The data stored by microprocessor 64 in memory 66 (such as beginning pain level, ending pain level, duration and intensity) is also available for review by a clinician via display 48. This data can be in raw form, or microprocessor 64 will provide analysis of the data. The data or analyzed information is displayed by microprocessor 64 on display 48 when PROG+ and PROG- inputs 52A and 52B are pressed simultaneously.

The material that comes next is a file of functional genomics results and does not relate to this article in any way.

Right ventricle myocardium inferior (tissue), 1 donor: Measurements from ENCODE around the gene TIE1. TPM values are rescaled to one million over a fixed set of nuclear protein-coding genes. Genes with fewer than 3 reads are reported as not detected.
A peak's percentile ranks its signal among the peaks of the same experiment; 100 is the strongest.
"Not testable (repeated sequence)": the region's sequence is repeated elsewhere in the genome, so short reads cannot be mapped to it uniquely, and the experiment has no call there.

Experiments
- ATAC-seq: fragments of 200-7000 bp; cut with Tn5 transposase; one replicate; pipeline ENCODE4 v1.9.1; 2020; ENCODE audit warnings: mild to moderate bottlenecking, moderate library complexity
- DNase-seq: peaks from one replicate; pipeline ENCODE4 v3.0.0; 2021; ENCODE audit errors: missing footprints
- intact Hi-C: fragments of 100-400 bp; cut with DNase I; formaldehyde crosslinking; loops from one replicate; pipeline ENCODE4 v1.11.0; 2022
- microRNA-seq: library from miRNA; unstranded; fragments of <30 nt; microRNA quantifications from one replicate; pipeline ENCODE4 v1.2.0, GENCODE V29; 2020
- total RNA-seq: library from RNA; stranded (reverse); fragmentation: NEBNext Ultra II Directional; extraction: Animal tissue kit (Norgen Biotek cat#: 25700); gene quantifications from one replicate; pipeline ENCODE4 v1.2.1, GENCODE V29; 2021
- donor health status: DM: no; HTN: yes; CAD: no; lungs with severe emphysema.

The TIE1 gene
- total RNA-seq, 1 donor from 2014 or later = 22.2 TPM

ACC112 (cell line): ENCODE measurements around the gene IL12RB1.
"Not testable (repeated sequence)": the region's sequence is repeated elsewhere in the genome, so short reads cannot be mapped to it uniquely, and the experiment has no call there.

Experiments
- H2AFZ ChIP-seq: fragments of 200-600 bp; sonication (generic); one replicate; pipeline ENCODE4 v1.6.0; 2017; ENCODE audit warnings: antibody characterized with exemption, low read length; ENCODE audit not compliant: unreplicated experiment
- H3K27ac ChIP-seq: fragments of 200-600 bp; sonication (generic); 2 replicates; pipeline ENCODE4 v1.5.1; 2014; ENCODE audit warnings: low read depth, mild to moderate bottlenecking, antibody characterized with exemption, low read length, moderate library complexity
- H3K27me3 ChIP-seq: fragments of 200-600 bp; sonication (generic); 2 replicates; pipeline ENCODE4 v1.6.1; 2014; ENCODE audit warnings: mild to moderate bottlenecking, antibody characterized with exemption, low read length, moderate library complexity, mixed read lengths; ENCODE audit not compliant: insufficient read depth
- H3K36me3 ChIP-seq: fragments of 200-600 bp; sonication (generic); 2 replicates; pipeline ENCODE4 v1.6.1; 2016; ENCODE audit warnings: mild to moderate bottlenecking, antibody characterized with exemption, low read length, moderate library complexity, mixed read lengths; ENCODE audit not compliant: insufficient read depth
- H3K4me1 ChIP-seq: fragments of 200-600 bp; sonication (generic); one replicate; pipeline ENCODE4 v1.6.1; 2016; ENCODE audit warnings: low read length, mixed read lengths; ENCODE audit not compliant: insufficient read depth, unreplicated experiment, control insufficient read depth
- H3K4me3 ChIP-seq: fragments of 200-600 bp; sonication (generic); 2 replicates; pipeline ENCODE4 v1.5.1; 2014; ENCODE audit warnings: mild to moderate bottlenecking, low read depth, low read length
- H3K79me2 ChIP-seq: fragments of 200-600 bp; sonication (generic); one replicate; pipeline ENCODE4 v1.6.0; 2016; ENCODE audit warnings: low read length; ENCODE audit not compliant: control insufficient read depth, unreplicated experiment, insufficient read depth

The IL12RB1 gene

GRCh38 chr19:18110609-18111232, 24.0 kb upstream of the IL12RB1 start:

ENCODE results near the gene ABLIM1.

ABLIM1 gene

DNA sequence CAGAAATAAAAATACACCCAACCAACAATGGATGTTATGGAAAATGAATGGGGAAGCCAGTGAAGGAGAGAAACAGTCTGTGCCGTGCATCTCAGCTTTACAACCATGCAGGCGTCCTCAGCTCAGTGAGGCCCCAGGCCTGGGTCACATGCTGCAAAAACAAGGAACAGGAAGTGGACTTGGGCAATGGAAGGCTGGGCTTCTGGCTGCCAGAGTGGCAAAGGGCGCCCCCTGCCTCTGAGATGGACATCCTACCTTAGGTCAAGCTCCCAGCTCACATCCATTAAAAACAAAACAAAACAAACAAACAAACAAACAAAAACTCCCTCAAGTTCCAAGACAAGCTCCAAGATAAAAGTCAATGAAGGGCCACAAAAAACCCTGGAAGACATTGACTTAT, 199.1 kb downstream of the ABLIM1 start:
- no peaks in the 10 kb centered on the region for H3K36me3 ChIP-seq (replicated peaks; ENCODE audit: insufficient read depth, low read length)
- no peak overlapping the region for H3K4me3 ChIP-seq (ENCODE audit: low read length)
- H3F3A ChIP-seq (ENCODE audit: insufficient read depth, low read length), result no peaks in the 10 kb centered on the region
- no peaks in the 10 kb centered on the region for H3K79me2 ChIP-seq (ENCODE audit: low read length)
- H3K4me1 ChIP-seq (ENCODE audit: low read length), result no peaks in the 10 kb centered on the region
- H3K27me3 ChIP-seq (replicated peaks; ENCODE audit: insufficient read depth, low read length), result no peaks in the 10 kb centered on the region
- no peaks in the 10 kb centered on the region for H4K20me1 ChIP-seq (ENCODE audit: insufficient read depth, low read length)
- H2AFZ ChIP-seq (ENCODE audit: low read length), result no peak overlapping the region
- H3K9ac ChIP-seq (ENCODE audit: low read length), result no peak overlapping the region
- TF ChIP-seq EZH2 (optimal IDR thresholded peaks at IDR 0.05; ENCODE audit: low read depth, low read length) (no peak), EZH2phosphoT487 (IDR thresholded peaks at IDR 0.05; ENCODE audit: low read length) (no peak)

TENS device 20 allows real time measurement of subjective perceptions or sensations and provides invaluable data for determining the effectiveness of a pain treatment. Device 20 is easy to use and allows measurements to be made in the real world of the patient, i.e., in the home or at work. Further, device 20 forces the patient to consistently enter pain data, as the TENS treatment is only activated and deactivated upon entry of information on pain scale 56. The information output from device 20 can be used in a wide variety of applications and can provide a statistical correlation for evaluation a pain treatment or the consistency of the patient's response. Device 20 can automatically calculate statistical parameters, such as a trend of the patients's pain and a histogram of the patients's pain levels grouped daily, weekly, or monthly.